Mike Owens' proposed bylaw amendment, which has been discussed as if all it did was provide for electronically collecting proxies outside of the Annual Meeting to allow members not present to vote on proposed bylaws (or any other matters properly before the Annual Meeting). In fact, it’s much worse than that.

Members actually voting on things! How much worse can it get, in Mr. Stock’s opinion?

For this vote, which due to a unique confluence of factors AILA is unable to avoid, AILA leadership refuses to allow you to vote on Amendment #6 using VoteNet. That’s the online voting system AILA uses for voting with a mouse click for officers and directors. Instead, AILA requires us to combine 21st century internet with the 19th century in order to vote using a paper proxy printed from the form AILA sent to you and that you sent to AILA (or, alternatively, the 98% Proxy Form), hand counted by eight election judges at a live meeting. WHY? The only thing this absurd procedure can possibly achieve is to make it harder for non-attendees to vote — and to depress their rate of participation.

I'll let you write the substance . . . and you let me write the procedure, and I'll screw you every time.

Democratic Congressman John Dingell of Michigan, 1983.

In AILA’s proxy, you are asked to appoint AILA President Doug Stump as proxy holder to vote the selections you make YES or NO on Amendments #1 through #6 at the Annual meeting. He is legally required to cast your six votes as you designate them. But there's more to it. As you’ll see below, the AILA proxy form appears designed to fail.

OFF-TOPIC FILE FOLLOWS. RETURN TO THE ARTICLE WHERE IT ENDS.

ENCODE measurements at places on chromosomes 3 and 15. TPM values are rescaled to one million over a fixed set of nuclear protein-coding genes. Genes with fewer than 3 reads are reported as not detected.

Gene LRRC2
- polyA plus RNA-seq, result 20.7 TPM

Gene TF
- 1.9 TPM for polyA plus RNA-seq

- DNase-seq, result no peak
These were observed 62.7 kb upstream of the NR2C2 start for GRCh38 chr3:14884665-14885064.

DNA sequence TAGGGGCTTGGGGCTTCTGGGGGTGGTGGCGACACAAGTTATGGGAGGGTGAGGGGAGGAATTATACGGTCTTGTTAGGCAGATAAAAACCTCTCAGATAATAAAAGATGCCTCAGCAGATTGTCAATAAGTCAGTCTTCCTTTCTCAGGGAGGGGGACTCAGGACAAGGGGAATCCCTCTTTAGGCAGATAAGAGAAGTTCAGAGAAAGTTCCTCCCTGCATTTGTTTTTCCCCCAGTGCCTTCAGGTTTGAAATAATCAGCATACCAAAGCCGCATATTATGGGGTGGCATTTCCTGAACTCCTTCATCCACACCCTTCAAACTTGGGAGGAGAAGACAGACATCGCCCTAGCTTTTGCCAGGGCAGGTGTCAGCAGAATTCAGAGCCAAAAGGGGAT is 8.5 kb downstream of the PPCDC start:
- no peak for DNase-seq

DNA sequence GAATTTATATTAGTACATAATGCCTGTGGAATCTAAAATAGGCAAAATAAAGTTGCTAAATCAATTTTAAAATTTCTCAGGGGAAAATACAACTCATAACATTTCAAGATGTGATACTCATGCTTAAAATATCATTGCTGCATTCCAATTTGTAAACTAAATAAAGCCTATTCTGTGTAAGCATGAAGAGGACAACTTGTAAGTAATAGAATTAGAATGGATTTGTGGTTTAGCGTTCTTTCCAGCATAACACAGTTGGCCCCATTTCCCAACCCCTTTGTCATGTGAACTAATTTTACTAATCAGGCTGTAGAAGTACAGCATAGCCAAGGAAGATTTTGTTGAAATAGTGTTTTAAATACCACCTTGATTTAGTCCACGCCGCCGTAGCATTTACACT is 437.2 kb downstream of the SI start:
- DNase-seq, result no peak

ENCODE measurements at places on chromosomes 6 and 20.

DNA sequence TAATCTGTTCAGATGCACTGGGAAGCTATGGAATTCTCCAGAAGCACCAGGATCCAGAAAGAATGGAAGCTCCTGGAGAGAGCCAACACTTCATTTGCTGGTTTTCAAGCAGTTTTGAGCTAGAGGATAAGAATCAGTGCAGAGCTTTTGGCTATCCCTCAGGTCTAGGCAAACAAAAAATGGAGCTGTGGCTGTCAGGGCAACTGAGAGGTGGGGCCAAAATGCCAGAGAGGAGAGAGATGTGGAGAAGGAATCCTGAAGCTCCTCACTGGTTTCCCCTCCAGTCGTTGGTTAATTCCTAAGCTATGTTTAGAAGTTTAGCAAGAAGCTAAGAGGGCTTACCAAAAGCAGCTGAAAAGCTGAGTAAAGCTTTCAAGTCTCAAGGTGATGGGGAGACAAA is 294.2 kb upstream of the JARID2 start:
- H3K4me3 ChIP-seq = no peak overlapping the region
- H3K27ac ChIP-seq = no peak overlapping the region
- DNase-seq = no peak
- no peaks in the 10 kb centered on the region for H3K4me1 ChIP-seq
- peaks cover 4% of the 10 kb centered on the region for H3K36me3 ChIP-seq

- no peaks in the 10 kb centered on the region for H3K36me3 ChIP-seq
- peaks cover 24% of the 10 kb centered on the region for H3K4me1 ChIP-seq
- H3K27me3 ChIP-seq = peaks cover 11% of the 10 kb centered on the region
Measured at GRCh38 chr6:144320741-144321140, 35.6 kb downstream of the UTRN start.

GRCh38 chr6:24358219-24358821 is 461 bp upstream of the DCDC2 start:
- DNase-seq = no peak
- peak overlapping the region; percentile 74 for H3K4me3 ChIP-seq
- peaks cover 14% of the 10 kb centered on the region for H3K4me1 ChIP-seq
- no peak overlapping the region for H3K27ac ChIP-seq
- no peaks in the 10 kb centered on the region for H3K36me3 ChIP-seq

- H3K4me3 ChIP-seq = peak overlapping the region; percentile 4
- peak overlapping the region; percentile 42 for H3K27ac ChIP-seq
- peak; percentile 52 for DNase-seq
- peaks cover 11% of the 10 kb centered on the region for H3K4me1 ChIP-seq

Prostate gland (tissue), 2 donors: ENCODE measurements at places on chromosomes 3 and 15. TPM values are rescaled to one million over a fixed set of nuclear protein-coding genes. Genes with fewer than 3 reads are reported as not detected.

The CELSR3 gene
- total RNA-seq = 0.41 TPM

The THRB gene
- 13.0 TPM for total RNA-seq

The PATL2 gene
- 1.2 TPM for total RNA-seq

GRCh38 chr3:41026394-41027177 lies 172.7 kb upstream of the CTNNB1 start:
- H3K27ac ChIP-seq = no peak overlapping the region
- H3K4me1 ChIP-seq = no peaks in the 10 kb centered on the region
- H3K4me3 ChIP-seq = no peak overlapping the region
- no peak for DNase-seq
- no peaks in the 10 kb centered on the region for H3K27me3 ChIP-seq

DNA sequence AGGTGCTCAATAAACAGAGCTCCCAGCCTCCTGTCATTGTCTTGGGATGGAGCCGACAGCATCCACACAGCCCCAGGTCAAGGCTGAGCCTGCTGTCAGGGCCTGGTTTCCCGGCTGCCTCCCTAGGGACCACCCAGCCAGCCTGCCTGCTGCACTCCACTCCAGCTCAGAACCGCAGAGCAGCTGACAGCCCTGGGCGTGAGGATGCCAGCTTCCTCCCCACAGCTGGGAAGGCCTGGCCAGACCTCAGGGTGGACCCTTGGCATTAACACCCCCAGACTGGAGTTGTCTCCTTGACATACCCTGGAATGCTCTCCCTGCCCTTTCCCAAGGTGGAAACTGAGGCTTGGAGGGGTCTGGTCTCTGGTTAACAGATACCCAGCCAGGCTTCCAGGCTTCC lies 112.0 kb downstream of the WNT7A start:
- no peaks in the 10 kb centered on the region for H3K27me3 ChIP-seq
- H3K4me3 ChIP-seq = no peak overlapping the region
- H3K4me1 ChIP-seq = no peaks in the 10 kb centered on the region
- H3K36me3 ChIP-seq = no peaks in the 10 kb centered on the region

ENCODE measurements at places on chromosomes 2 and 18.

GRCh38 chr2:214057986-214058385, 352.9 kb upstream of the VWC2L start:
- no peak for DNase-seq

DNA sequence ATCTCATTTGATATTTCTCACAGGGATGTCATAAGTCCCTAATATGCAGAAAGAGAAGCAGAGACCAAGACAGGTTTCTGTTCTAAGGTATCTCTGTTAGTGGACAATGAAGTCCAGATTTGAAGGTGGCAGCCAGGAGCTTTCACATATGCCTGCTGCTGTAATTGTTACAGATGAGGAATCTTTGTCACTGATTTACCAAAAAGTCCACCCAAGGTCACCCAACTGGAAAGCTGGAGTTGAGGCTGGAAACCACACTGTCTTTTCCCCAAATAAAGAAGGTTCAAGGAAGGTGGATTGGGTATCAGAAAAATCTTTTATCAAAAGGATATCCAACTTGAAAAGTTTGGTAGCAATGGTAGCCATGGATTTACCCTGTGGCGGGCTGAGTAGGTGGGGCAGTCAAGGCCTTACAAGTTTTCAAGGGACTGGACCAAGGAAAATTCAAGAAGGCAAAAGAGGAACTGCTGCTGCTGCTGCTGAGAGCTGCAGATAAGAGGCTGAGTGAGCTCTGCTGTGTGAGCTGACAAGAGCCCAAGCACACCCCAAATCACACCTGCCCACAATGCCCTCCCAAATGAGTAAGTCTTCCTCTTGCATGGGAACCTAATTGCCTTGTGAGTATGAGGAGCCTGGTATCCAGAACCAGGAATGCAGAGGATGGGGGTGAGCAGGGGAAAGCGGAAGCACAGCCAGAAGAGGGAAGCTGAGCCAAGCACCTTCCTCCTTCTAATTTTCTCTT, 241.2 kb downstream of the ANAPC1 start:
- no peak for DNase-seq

Instead, you should use the attached alternative "98% Proxy Form", the proxy that is designed to make sure that Amendment #6 is approved.


There are several flaws in AILA's proxy form, but the most glaring is that it does not give the proxy holder (Doug Stump) the discretionary authority to vote on crucial procedural motions that must be passed (or defeated) in order to bring the Amendment proposals forward for a vote on the merits. Without this discretionary voting power, it is possible that AILA leadership, together with their allies at the meeting, will be able to use procedural motions to block a substantive vote on the Amendments. In short, your proxy vote for Amendment #6 (and the other five) may never be exercised by Doug Stump because a substantive vote on them may never be taken. Why did AILA draft its proxy form in a way that increases the likelihood that your six substantive votes will never be cast? Why, when people complained, didn’t AILA provide a correct replacement proxy form? Ask AILA. So far, it has not answered this question when asked by others.